Our monthly meetings are a forum for sharing knowledge and experience in all aspects of gardening and horticulture. Meetings are held on the second Thursday of each month at 7:00pm at Friendship Auditorium near Griffith Park (unless noted). We enthusiastically welcome new members, so please drop by.
Our regular monthly meetings are free to SCHS members and $5 for non-members. Children under 18 and students with school ID are free. Ample parking is available.
Robert Allen will give a presentation on "Native Plants and the Critters that Love Them"
Thursday, July 11, 2019 at 7:00 at Friendship Auditorium at 3201 Riverside Drive, Los Angeles CA 90027. Click here for directions.
July brings Robert “Bob” Allen to the SCHS, to speak on southern California’s native pollinators and their impact on our ecology. He will discuss and demonstrate pollination mechanisms with photographs, revealing stories, and hands-on examples.
The presentation on pollination derives from Bob’s years of experience as an entomologist, botanist, instructor, nature photographer, and author, combined with his personal interests, studies and research. He currently teaches Botany at Orange Coast College, is a Research Associate in Entomology at the Natural History Museum of Los Angeles County, and the author of the field guide Wildflowers of Orange County and the Santa Ana Mountains (published 2013).
Bob will discuss how native plants get pollen from one place to another, what our major pollinating insects are, and how a flower’s structure can provide clues to the identity of its pollinators, among other little known facts. Most of California’s flowering plants rely on animals for pollination, including our estimated 1,600 species of native bees.
Many people are familiar with Apis mellifera, the Western honey bee. It is a non-native bee, introduced by colonists to pollinate the crop plants they brought with them, and in fact, cannot physically pollinate many species of native plants. Since it did not evolve with them, it lacks the necessary structures and behaviors needed to do so.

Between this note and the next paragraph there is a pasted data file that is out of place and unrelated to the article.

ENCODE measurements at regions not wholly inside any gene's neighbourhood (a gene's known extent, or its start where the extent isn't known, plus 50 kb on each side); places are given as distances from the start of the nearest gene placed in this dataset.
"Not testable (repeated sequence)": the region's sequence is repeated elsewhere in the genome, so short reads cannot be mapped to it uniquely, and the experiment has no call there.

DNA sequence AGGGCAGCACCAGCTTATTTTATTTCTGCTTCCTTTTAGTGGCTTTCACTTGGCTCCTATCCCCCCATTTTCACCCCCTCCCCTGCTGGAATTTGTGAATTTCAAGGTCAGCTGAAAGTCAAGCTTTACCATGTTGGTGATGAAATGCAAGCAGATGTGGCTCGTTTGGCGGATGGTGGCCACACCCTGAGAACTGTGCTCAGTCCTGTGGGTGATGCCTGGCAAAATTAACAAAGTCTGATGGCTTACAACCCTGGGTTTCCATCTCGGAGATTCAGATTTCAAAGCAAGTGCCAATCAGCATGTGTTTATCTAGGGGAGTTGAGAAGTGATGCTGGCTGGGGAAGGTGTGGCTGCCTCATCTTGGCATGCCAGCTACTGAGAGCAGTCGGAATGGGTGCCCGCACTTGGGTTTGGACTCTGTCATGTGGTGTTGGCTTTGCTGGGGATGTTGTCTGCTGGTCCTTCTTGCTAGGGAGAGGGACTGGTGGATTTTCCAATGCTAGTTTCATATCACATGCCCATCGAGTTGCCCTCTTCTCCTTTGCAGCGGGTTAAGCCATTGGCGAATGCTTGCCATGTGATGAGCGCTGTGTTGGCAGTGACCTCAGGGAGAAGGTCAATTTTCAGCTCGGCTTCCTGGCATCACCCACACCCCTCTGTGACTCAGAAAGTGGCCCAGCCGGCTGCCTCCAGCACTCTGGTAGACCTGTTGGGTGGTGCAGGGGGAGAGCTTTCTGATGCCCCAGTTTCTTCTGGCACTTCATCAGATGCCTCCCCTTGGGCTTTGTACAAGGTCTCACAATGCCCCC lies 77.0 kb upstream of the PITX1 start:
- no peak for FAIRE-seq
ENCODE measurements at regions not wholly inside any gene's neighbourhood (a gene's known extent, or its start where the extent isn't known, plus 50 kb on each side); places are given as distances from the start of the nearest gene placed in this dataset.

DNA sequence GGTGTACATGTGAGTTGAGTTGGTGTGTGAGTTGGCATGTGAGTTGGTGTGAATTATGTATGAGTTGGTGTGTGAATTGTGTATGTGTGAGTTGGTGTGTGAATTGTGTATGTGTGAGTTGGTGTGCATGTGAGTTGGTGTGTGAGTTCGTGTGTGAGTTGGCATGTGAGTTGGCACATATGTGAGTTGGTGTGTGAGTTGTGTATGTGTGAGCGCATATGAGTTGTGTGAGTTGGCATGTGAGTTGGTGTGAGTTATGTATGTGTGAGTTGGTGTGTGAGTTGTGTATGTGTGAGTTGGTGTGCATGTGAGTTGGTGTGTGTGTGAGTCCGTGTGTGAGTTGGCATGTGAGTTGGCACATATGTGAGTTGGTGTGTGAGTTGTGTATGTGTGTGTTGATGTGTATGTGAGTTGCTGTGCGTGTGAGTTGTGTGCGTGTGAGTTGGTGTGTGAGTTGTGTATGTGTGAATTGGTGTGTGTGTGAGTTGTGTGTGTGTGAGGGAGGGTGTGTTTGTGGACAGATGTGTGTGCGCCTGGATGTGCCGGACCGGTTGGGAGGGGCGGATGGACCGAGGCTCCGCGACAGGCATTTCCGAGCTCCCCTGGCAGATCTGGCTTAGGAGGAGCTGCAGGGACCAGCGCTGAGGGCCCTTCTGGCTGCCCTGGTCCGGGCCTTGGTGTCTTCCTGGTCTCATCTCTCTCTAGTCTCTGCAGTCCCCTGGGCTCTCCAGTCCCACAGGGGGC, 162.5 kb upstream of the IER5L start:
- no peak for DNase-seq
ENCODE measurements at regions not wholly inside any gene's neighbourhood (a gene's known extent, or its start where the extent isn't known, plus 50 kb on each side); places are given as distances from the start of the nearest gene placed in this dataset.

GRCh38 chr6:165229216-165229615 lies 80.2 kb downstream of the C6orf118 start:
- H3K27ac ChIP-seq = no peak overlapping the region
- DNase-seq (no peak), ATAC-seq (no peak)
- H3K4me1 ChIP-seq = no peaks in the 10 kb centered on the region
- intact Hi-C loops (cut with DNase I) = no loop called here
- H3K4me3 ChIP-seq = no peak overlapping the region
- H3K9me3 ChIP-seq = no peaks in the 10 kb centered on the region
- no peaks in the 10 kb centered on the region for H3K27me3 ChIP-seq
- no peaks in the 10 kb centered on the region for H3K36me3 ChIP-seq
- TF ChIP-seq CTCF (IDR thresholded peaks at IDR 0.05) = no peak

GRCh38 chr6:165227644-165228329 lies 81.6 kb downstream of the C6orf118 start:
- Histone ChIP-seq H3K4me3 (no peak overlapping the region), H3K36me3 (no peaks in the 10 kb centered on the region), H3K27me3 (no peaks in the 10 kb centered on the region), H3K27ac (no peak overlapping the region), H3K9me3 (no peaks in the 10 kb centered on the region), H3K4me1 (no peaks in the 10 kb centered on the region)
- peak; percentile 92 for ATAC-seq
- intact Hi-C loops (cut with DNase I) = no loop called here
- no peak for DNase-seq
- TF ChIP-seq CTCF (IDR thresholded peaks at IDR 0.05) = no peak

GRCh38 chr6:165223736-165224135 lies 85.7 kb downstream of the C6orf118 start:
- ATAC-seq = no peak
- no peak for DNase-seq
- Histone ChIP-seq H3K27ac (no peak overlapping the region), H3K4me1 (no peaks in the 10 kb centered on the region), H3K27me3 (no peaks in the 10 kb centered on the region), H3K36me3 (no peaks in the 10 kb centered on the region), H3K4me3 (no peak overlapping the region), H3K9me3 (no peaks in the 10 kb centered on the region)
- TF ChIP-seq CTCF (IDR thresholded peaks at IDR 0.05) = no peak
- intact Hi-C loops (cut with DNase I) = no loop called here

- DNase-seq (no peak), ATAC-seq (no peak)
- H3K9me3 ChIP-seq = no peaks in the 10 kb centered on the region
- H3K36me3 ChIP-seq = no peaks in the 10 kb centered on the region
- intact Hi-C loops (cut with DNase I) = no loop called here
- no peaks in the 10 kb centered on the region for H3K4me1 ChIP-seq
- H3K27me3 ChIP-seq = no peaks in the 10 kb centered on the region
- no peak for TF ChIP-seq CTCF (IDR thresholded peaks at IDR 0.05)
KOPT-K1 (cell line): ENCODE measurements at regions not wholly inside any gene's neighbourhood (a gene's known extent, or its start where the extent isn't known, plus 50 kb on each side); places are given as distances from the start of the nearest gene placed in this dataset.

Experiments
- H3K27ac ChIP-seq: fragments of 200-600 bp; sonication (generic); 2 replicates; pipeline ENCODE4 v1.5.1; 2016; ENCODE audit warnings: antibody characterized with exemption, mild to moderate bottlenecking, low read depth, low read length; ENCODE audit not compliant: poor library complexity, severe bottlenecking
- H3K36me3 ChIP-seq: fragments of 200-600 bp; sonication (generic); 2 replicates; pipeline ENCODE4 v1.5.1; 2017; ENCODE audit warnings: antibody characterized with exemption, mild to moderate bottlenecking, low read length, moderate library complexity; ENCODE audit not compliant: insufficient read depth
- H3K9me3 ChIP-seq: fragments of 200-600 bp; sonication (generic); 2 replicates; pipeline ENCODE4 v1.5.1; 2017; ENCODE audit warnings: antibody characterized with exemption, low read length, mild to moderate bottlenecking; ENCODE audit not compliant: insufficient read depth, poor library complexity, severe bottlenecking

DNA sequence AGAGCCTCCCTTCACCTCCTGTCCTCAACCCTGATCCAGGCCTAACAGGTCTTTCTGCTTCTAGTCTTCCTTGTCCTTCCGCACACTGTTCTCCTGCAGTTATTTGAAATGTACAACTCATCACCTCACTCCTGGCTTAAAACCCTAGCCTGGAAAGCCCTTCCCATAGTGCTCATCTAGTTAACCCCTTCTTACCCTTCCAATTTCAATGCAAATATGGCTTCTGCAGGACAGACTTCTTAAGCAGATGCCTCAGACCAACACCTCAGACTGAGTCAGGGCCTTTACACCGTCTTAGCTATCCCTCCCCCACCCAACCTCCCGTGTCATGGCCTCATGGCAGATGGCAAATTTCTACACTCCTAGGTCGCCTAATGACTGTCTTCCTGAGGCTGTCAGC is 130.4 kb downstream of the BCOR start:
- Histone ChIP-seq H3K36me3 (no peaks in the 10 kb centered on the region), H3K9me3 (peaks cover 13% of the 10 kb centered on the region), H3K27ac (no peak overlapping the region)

Native bees, on the other hand, are the most effective pollinators of most native plants. For example, a single female of a native bee in the genus Habropoda, over her lifespan may visit 50,000 flowers, leading to the production of over 60,000 fruits responsible for reproduction, and used as food by other forms of wildlife. Research suggests that flowers of native plants are up to four times more attractive to native bees than non-native flowers.
Bob encourages people to observe native bees by getting out of manicured gardens and into the wild. He also recommends a visit to the Pollinator Partnership website before and after the program at: www.pollinator.org. His wildflower book is available from the Orange County chapter of the California Native Plant Society at: https://www.occnps.org/wildflower-book.html.Please join us for an evening we expect to be both educational and entertaining. Upcoming SCHS Meetings:
* Thursday, August 6 - Anthropologist Michael Wilken will speak on his book, Kumeyaay Ethnobotany: Shared Heritage of the Californias
* Saturday, September 28 - SCHS Annual Horticulturist of the Year Award Banquet and Silent Auction at the Los Angeles Arboretum. 2019 Honoree: Mike Evans of Tree of Life Nursery
Upcoming SCHS Events:
SOLD OUT - Saturday, July 13: Horticultural Tour of the LA Zoo Join us for a special behind-the scenes tour of the horticultural collections at the LA. Zoo. Sandy Masuo will be our guide. This free tour is limited to 30 members only. Register on our Events page.